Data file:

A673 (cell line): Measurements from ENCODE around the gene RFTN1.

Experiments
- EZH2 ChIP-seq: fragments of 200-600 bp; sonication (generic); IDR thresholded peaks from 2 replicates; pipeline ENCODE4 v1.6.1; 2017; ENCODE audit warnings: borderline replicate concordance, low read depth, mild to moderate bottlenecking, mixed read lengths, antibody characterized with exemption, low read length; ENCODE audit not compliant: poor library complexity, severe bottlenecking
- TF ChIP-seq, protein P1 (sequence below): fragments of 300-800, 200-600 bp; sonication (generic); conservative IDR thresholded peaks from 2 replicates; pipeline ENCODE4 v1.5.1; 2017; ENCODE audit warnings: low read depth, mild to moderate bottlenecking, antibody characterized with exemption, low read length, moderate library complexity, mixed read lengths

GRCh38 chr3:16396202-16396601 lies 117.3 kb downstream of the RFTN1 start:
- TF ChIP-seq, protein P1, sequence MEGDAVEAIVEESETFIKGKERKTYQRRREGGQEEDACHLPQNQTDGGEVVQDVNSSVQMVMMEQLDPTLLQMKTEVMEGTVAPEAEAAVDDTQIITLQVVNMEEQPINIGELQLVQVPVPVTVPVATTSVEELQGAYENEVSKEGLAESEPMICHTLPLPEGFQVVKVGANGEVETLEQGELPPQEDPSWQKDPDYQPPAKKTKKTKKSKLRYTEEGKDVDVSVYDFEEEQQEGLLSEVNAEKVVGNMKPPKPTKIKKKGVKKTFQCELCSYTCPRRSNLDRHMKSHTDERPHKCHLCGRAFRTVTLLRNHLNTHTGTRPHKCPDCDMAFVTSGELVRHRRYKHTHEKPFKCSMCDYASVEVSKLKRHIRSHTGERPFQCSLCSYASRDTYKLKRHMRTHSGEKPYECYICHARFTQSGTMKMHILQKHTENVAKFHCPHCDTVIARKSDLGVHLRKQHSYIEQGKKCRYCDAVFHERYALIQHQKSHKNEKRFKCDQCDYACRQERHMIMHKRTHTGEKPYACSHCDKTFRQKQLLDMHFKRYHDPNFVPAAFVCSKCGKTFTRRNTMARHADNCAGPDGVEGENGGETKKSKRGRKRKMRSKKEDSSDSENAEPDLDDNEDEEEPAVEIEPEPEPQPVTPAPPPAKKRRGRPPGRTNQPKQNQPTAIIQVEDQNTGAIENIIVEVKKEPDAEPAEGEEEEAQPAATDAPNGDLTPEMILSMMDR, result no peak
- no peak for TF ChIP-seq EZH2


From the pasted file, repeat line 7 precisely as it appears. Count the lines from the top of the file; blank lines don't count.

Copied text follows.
- no peak for TF ChIP-seq EZH2